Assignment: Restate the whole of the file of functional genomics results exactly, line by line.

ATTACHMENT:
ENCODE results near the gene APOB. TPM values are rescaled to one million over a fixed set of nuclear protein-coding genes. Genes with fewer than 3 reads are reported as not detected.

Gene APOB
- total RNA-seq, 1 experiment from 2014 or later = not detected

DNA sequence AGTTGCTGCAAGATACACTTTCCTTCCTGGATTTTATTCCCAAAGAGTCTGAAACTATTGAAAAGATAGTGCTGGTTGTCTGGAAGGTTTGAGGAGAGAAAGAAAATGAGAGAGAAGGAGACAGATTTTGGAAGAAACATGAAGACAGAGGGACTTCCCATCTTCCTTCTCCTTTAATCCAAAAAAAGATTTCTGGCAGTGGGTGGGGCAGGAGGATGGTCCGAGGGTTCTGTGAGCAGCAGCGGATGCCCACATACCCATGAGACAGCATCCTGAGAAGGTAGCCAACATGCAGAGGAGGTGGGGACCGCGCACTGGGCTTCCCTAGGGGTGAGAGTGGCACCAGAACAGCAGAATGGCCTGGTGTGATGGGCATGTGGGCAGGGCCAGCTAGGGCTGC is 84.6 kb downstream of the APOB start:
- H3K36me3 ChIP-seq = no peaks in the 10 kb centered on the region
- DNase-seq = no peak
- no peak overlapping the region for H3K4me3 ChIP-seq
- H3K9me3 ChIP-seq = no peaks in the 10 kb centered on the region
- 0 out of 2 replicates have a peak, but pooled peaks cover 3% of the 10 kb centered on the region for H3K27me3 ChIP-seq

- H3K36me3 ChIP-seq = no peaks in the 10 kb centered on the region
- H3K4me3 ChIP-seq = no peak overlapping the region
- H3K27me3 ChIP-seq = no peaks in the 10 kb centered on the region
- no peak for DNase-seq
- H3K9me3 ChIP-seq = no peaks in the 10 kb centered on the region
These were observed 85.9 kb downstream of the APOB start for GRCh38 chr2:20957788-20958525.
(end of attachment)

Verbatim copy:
ENCODE results near the gene APOB. TPM values are rescaled to one million over a fixed set of nuclear protein-coding genes. Genes with fewer than 3 reads are reported as not detected.

Gene APOB
- total RNA-seq, 1 experiment from 2014 or later = not detected

DNA sequence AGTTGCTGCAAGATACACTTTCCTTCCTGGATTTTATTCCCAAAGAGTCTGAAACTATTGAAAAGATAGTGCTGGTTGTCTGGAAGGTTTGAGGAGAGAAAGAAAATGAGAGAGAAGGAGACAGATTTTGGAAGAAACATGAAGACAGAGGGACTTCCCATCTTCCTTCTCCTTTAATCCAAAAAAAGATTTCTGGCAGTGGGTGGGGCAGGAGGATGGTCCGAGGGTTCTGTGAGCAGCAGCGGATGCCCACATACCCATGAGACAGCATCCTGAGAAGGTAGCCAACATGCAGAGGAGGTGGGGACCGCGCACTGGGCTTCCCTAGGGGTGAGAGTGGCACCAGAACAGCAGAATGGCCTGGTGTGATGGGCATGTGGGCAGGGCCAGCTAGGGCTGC is 84.6 kb downstream of the APOB start:
- H3K36me3 ChIP-seq = no peaks in the 10 kb centered on the region
- DNase-seq = no peak
- no peak overlapping the region for H3K4me3 ChIP-seq
- H3K9me3 ChIP-seq = no peaks in the 10 kb centered on the region
- 0 out of 2 replicates have a peak, but pooled peaks cover 3% of the 10 kb centered on the region for H3K27me3 ChIP-seq

- H3K36me3 ChIP-seq = no peaks in the 10 kb centered on the region
- H3K4me3 ChIP-seq = no peak overlapping the region
- H3K27me3 ChIP-seq = no peaks in the 10 kb centered on the region
- no peak for DNase-seq
- H3K9me3 ChIP-seq = no peaks in the 10 kb centered on the region
These were observed 85.9 kb downstream of the APOB start for GRCh38 chr2:20957788-20958525.